• Market consolidation continues – this one was accurate as far as it went; however, the continued pace and size of activity went beyond our expectations, with the SAP / SFSF serving as the capstone of a very eventful year.
  • The link between integrated Performance Management, Succession Planning and Learning will increase for customers – we saw some increased interest in linking these processes together to improve the effectiveness of ITM, as well as some purchases of integrated enabling technology; however, adoption was somewhat slower than we expected due to the uncertain economy and the difficulty of change management in organizations.
  • There will be increased adoption of integrated Performance Management and Compensation to Support Pay for Performance Programs – We have seen some evidence of direct linkage in our client engagements, but not as much as anticipated. Clients are looking for it, but vendors haven’t yet delivered easy to use, robust capabilities. Delivering truly impactful pay for performance programs takes a lot of work – and many organizations are not able or willing to accept the increased workload.
  • There will be increased convergence of the ITM Suite and HRMS – several core HRMS vendors have delivered enhanced ITM capabilities in 2011. The most visible example is Workday, whose three 2011 releases featured expanded performance management, succession planning, and compensation functionality. Ultimate Software continued its focus on the right level of capabilities for the midmarket, and now provides recruiting, onboarding, performance management, and compensation modules.
  • Software-as-a-Service (SaaS) continues to gain popularity – the momentum shift to SaaS clearly continued for ITM, but there was also a strong increase in SaaS deployments for core HCM and Workforce Management (WFM) applications as well.
  • Customers will not upgrade existing ERP legacy apps without investigating SaaS alternatives – HRchitect consultants experienced this in most evaluation projects; however, while SaaS was certainly considered, the uncertain economy resulted in less budget for ‘rip and replace,’ causing many organizations to stay the course with their existing ERP-based HCM solutions. Some went the route of the least expensive upgrade, while others chose to wait and only apply bug fixes and compliance upgrades, looking to re-assess the situation in 2012.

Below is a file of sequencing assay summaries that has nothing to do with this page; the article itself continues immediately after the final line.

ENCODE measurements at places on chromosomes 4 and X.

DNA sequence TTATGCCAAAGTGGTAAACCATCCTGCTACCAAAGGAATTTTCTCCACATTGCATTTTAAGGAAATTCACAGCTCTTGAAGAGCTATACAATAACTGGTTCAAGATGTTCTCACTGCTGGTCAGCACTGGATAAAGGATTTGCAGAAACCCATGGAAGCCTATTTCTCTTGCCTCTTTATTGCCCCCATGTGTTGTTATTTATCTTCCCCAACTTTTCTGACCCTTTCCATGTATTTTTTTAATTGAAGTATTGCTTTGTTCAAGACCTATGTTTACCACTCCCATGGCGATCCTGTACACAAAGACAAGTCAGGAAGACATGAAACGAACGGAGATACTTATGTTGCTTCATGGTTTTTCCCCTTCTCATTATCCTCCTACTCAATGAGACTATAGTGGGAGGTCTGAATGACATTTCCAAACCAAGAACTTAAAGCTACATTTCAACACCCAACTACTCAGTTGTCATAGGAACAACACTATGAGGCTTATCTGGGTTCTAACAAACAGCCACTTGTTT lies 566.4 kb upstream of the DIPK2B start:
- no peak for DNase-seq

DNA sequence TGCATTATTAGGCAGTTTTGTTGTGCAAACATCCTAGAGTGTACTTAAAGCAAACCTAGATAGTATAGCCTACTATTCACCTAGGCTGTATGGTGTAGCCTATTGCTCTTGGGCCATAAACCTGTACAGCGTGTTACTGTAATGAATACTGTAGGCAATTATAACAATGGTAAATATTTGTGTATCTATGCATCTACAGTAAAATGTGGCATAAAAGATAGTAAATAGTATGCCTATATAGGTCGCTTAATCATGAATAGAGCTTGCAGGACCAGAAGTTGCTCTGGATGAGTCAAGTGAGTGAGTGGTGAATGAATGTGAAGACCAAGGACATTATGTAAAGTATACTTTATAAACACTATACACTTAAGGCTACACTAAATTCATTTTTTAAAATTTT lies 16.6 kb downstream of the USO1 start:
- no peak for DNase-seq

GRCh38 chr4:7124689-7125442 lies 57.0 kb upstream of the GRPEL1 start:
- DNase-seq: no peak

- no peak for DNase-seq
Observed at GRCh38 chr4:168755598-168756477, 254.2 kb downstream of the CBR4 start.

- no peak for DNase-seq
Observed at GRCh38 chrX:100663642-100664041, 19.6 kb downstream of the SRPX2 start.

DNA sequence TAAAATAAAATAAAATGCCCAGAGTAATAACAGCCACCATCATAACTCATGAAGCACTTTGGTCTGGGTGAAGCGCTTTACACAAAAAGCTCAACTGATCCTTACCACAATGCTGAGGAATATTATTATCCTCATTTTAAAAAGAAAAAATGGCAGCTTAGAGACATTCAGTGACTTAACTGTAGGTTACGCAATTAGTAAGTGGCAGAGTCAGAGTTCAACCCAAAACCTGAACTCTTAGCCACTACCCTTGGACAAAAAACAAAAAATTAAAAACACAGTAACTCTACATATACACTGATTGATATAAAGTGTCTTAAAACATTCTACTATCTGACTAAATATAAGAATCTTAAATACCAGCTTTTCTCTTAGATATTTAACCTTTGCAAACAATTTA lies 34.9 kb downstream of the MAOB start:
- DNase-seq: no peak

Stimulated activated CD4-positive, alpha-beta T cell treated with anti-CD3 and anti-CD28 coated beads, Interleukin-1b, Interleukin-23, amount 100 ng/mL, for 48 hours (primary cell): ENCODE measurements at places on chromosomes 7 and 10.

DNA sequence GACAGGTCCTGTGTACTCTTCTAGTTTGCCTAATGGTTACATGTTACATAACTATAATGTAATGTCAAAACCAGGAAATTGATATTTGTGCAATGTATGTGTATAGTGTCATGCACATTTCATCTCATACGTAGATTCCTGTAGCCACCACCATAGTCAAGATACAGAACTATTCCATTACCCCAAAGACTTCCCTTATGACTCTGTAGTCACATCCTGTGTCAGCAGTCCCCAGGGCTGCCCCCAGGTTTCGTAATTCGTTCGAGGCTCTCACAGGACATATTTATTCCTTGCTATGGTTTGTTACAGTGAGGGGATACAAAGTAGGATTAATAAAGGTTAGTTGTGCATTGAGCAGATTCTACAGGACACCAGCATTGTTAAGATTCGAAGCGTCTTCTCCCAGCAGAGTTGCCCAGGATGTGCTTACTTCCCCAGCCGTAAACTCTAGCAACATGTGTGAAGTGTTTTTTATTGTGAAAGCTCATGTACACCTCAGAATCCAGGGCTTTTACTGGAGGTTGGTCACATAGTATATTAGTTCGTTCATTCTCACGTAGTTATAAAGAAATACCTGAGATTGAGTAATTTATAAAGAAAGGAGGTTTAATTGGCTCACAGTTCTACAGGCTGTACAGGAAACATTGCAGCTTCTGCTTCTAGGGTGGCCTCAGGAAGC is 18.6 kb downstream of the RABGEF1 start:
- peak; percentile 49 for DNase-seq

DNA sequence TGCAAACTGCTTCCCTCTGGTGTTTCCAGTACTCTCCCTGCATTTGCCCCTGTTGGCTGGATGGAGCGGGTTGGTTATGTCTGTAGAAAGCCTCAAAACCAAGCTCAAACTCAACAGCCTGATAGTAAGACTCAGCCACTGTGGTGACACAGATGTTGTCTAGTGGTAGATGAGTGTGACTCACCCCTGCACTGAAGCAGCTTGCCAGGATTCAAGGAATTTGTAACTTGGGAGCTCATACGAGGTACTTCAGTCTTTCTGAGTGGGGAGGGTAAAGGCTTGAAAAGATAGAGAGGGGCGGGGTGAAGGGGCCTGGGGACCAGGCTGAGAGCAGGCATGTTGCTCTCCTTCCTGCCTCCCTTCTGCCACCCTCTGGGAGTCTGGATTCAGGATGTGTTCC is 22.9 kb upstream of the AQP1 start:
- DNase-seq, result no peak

• Niche and ITM suite vendors will continue to maintain their feature/function lead – this proved to be an accurate prediction overall; however, there were some core HCM vendors that took a big step forward, such as Workday with its ITM-focused releases, and Lawson software with its integration of the Enwisen acquisition for HR portal and Onboarding. However, Lawson’s subsequent purchase by Golden Gate (PE firm) and merger with Infor has resulted in the exodus of some key talent, and has raised doubts about its product investment strategy moving forward.
  • Mobile will play a big role in HR technology in 2011- certainly mobile enablement was one of the major marketing focus areas for vendors, with all the associated hype of early solutions. Actual adoption was pretty limited, but we expect to see more reality hit the marketplace in 2012.
  • Web 2.0 collaboration and social software tools will see increased usage – actual adoption was significantly impacted by generational workforce differences, as well as the impact of change management programs in user organizations – the overall result was less pervasive use than we expected.
  • Linkedin usage as a recruiting tool will increase – our actual experience with clients revealed that more organizations and recruiters are now using LinkedIn as the primary way to gather information on potential employees. LinkedIn has also announced several partnerships with recruiting technology vendors in 2011 to improve the integration between their applications and LinkedIn.
  • The application user experience will differentiate ITM products and impact adoption – almost every ITM engagement in 2011 focused on the user experience as a critical selection criteria, reinforcing the notion that great functionality is not adopted if it isn’t easy to use.
  • Increased vendor focus on customer service/support is critical to customer satisfaction – most trade show events that we attended in 2011 included some form of customer panel. Without exception, panel attendees gave their vendors less than stellar grades, and called for them to “up the ante” on service and support. The question is, are the vendors listening?